Luke Tryl, the director of the New Schools Network, is leaving the charity to return to government.
Schools Week understands Tryl will return to his old role as special adviser to Nicky Morgan, who recently re-entered the cabinet as culture secretary.
The Conservative campaigner has only been in his current role since March. He was previously Ofsted’s director of corporate strategy, and an adviser to Morgan when she was education secretary between 2014 and 2016.
He will leave on August 7, and will be replaced by Unity Howard, the NSN’s deputy director.
“It has been a real privilege to work at NSN,” said Tryl. “Free schools have the power to be a truly transformative force in the education landscape and I am looking forward to seeing the work of NSN under Unity’s leadership.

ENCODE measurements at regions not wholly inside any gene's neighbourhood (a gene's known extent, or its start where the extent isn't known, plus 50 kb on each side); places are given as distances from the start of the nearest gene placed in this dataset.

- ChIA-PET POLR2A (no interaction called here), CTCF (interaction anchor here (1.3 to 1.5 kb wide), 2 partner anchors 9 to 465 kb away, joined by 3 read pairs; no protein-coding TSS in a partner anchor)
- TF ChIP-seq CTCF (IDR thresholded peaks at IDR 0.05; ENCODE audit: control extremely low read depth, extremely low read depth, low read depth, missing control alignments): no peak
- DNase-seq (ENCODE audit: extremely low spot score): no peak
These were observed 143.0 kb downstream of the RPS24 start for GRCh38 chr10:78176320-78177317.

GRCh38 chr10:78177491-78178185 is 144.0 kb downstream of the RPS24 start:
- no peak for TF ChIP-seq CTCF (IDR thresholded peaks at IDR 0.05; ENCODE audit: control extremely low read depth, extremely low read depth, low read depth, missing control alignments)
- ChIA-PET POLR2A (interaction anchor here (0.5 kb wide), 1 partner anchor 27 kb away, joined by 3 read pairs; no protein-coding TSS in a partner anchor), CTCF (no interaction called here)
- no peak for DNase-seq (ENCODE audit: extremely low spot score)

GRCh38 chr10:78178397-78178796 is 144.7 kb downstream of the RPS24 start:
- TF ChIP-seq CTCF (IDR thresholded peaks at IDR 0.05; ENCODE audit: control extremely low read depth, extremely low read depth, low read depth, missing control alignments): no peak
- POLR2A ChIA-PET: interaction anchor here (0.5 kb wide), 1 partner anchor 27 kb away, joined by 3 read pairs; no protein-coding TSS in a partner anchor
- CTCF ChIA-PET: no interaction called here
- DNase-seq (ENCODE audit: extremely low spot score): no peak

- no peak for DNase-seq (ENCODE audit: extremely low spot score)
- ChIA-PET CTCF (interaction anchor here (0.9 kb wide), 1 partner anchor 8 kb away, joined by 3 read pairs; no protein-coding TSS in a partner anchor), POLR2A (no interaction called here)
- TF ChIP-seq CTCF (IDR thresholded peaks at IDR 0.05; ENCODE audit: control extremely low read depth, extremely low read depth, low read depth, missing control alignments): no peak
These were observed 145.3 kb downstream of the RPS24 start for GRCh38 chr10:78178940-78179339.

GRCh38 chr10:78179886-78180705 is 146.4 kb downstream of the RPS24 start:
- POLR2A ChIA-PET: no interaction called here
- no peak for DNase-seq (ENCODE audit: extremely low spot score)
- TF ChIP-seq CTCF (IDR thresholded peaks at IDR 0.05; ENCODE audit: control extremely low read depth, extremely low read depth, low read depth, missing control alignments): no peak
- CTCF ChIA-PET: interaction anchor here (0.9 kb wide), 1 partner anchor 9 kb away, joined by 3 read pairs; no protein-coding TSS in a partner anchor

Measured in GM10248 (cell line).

“I am delighted to be passing on the mantle as free schools look set once again to play an important part of the domestic agenda – and with their proven track record I know that NSN will be integral to making sure this outstanding programme continues to go from strength to strength over the coming months and years.”
Howard said she was “delighted” to take Tryl’s place.
“Having been at NSN for several years I’m honoured to have the opportunity to step into the driving seat and lead NSN’s fantastic team. I have seen the impact that free schools have made over the past decade and I am looking forward to building on that success.”
However, Tryl’s move is likely to exacerbate concerns among critics of the free schools programme that the charity is too cosy with government.
The movement of Conservative activists between the NSN and Westminster has prompted fears about a “revolving door” and questions about the organisation’s charitable status.
Previous directors of the NSN include Nick Timothy, who went on to be Theresa May’s chief of staff, Natalie Evans, now the Conservative leader of the House of Lords, and Rachel Wolf, the NSN’s founder, who moved to Downing Street as a policy adviser in 2015.